Worship Mythbusters is a series on my blog that is designed to dispel myths we Christians have about our worship expression in our churches each weekend. The conversation sometimes is a bit controversial, but it would not be worthy if it wasn’t.
MYTH: “Our worship expression is not about unbelievers”
It seems very clear that the purpose of a worship service is the gathering of believers and the scripture warns us about not regularly gathering as believers. Hebrews 10:24-25 exhort us that meeting together is what stirs us to live how we should as Christians. But, what about the unbeliever?
I think the unbeliever is included in some very important ways in scripture in public worship both in the Old Testament and New Testament. We miss the heart of God when we come to a worship gathering and do not think outward as well as upward. Here are three examples:
BUILDINGS: Worship services should provide, plan and invite a space for those on the “outside” of our faith.
Even with God’s chosen people, the idea of following after God to those not even born into being a Jew was that you could join. The Old Testament temple had a Gentile court where “foreigners” (1 Kings 8:41-43 OT) “God-fearers” (Acts 13:26 NT) could be near the worship of God.
PROGRAMMING: Worship services need to recognize that there is a process to following Jesus–not all are at the same point on their journey.
Jesus had people following Him as He taught that were at all levels of engagement–from the very committed twelve to the entertained masses. The Sermon on The Mount included a wide-spread audience. So, our church services to some degree are “public” and speak to both the believers and those on their way just like Jesus did in his public ministry.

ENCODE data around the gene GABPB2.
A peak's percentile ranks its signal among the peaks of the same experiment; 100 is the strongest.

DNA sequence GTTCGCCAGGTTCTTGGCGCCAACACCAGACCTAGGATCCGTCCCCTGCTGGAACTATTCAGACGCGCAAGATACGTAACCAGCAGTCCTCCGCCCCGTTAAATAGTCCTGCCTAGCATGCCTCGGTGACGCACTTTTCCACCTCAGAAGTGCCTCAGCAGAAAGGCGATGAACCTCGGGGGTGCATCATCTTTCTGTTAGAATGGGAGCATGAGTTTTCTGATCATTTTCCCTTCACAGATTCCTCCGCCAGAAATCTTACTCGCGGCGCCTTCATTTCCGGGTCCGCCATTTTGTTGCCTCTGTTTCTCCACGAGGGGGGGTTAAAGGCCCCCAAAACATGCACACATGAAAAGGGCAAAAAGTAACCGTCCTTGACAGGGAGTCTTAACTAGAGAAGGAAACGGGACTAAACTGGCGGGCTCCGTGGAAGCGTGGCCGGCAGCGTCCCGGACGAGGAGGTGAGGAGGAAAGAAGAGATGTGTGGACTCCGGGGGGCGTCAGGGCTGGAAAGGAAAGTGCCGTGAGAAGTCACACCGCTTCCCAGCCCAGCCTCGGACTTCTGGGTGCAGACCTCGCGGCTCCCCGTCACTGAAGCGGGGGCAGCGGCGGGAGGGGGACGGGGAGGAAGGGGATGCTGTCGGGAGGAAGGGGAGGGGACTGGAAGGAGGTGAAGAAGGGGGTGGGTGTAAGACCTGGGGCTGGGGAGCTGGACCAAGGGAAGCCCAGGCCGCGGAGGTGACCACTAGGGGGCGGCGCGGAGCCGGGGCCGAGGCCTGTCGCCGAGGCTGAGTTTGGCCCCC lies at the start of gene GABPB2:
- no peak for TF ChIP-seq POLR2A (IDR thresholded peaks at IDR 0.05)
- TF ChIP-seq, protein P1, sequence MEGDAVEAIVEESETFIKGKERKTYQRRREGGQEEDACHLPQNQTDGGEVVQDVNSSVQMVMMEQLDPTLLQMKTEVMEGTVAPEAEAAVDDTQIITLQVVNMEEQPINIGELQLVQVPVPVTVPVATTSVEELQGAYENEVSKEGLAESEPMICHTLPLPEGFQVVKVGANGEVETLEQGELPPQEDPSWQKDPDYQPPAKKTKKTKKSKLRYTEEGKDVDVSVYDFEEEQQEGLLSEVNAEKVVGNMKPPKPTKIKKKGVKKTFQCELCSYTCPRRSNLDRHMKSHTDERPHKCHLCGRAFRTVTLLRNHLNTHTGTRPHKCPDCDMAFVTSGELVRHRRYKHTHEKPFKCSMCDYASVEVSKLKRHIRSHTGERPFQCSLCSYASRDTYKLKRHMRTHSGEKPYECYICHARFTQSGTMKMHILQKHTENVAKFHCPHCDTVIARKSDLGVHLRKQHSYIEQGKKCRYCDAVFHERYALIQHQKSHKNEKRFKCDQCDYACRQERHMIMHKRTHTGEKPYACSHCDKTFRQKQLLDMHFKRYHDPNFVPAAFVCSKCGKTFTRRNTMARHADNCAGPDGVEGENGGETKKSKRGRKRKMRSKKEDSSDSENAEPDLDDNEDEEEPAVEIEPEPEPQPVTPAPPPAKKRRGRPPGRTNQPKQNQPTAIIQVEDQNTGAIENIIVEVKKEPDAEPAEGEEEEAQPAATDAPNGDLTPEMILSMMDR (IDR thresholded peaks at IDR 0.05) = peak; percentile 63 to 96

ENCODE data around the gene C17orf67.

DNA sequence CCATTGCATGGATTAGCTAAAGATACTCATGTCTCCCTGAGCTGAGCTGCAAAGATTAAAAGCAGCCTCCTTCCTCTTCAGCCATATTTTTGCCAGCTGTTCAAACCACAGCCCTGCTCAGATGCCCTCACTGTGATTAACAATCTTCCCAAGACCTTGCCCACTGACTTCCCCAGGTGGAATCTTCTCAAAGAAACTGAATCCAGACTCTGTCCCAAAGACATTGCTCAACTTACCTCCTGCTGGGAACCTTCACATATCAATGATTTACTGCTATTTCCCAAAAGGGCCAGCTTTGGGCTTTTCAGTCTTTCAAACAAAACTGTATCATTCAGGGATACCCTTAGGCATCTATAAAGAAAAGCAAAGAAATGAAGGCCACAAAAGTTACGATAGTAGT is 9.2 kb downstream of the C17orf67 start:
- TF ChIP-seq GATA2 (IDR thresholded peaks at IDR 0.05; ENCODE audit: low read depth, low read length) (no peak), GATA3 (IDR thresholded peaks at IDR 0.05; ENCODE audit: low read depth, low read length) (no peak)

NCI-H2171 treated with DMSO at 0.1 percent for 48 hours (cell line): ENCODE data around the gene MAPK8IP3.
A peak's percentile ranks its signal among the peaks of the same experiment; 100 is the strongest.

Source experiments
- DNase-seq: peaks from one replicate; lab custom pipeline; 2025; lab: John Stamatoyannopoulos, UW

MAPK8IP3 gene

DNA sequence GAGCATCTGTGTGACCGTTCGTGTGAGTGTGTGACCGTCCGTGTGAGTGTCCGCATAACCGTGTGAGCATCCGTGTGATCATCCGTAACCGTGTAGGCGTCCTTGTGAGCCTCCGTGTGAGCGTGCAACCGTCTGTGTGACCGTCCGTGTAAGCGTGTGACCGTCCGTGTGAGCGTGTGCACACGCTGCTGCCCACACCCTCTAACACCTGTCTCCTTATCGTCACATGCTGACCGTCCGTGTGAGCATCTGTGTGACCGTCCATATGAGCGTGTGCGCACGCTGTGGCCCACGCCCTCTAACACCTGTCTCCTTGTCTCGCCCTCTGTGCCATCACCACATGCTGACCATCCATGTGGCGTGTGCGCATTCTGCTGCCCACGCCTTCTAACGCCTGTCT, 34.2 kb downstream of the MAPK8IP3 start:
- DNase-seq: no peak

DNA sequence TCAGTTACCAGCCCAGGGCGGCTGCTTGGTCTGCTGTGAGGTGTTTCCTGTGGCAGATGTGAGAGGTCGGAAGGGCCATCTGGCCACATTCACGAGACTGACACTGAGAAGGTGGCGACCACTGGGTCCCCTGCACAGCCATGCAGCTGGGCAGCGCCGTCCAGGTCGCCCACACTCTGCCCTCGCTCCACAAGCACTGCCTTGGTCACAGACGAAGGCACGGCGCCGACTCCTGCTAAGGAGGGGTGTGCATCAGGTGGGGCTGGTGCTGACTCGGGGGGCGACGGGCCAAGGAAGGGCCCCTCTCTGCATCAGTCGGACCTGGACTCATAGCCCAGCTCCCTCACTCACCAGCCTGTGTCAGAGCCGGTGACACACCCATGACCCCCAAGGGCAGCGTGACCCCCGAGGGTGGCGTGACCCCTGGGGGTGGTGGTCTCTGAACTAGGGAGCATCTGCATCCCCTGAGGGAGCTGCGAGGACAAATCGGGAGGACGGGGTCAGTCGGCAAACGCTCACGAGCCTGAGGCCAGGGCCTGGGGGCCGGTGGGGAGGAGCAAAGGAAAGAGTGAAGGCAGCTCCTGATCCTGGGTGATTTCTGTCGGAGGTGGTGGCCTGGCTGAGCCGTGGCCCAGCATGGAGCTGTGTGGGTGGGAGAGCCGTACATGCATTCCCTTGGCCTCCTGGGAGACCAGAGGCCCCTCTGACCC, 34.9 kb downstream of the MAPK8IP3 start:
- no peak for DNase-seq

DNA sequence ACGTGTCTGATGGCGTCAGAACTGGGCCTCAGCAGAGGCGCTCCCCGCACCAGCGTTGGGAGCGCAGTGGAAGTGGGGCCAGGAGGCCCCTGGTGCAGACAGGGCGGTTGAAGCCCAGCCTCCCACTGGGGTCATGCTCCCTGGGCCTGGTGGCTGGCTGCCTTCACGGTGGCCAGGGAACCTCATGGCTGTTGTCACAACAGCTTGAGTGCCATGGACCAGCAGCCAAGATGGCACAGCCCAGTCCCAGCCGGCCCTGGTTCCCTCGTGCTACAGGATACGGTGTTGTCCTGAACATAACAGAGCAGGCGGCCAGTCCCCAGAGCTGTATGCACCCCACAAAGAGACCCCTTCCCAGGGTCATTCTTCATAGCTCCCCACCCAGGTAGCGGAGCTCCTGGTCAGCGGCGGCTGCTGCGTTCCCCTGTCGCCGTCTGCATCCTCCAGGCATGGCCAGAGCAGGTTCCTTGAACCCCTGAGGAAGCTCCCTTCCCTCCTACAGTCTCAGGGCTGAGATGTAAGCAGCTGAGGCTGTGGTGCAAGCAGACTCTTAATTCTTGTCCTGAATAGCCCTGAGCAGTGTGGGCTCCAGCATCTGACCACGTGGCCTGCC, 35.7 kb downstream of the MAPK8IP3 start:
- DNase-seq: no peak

LANGUAGE: Worship services planned for the believer need to be intelligible to the unbeliever.
Paul in 1 Corinthians 14:23 mentions clearly the fact that “unbelievers” are present or may be in worship gatherings. So, the word there instructs us to order or plan worship with the unbeliever in mind. At my church we often mention the use of “insider language” being a bad thing. Nothing is watered down, we simply packaged things to be “intelligible” to the person new to Christianity or the unbeliever investigating Christianity.
Ultimately, we are evangelizing by inviting people to worship or follow Jesus. So, it makes sense that in our public expressions, we would not just allow them to come but design buildings, programs and language with the unchurched and unbeliever in mind.